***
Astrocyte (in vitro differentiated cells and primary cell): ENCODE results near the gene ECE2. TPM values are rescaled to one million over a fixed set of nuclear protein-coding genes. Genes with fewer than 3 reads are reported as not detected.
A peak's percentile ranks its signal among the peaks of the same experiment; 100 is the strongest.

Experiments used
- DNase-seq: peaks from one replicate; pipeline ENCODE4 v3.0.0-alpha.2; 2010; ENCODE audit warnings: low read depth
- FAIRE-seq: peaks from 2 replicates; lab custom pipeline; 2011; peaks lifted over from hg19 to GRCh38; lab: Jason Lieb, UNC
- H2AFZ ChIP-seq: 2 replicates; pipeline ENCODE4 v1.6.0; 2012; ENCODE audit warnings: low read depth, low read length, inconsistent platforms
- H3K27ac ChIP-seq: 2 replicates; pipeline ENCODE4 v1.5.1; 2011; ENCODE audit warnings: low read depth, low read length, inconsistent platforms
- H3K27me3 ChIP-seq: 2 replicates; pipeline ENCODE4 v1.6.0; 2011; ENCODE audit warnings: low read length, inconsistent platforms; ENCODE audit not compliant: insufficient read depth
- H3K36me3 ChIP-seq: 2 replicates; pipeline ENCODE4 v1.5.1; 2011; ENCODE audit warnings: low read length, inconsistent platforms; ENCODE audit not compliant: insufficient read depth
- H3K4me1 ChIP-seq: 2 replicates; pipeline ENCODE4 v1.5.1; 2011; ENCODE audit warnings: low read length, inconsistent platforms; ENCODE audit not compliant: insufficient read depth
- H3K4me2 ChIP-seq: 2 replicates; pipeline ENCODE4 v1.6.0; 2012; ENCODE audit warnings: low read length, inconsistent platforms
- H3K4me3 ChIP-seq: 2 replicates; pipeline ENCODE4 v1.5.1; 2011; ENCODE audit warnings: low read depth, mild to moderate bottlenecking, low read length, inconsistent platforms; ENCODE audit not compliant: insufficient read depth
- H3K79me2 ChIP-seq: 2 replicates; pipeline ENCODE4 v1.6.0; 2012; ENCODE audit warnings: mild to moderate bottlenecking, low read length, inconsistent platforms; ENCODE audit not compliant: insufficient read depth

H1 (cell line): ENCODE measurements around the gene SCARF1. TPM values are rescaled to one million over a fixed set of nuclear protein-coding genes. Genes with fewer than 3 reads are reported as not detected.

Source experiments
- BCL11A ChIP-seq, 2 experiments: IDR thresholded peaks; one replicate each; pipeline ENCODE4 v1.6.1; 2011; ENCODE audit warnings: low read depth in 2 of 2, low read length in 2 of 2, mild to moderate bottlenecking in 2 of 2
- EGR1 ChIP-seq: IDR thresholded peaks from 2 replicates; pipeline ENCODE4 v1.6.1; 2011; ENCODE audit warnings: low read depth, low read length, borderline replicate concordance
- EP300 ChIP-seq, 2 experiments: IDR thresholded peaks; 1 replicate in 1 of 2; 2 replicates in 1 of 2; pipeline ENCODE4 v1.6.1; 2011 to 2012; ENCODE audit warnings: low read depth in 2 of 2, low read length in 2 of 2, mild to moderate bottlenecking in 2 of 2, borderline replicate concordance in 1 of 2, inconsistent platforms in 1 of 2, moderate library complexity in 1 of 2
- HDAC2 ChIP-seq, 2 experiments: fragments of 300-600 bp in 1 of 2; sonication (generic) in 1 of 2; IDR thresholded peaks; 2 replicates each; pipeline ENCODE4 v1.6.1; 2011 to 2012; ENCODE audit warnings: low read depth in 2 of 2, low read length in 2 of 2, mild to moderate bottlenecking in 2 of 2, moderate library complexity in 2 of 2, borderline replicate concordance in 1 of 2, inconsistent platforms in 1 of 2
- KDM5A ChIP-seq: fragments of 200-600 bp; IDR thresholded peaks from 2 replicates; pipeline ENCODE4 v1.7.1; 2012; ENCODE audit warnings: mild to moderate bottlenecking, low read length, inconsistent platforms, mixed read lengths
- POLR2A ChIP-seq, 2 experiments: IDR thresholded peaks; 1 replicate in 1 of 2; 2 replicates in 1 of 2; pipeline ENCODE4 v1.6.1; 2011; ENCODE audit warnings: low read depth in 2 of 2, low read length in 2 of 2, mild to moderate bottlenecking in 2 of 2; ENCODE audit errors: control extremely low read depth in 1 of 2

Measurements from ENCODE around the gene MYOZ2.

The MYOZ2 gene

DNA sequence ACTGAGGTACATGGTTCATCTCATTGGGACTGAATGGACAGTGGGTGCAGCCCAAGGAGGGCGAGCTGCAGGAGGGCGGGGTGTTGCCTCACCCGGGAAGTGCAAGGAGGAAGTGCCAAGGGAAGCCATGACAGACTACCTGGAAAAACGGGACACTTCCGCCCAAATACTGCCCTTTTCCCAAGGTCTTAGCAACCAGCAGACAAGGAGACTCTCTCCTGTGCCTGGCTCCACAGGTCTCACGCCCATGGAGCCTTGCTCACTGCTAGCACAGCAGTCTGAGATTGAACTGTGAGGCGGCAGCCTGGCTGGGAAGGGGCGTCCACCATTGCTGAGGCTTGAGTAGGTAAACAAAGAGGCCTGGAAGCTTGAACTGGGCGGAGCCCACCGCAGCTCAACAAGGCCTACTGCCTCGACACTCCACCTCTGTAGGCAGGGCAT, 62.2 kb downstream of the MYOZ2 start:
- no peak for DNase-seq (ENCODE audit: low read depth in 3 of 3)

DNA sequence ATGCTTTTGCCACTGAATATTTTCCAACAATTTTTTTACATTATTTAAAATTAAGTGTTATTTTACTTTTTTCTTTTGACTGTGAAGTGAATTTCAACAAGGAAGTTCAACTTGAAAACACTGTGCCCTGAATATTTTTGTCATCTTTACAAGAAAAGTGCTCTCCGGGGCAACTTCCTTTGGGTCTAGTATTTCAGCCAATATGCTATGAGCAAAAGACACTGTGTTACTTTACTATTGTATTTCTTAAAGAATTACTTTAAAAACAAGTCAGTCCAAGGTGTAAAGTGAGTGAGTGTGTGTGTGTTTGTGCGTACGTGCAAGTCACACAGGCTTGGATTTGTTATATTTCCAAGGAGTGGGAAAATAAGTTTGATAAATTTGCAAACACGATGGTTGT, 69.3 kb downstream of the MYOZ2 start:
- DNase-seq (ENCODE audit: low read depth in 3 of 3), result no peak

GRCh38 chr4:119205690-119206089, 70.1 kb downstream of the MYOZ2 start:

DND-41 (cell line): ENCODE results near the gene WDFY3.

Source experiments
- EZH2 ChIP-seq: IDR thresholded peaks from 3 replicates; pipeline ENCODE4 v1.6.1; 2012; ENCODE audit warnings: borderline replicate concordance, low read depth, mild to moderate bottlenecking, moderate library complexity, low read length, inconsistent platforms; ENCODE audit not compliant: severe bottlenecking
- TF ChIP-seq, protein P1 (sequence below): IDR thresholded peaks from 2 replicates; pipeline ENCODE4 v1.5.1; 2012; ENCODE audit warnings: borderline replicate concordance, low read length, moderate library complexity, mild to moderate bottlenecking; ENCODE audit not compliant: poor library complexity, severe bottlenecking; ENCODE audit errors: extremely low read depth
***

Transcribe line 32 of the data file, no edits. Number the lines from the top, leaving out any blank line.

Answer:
- TF ChIP-seq, protein P1 (sequence below): IDR thresholded peaks from 2 replicates; pipeline ENCODE4 v1.5.1; 2012; ENCODE audit warnings: borderline replicate concordance, low read length, moderate library complexity, mild to moderate bottlenecking; ENCODE audit not compliant: poor library complexity, severe bottlenecking; ENCODE audit errors: extremely low read depth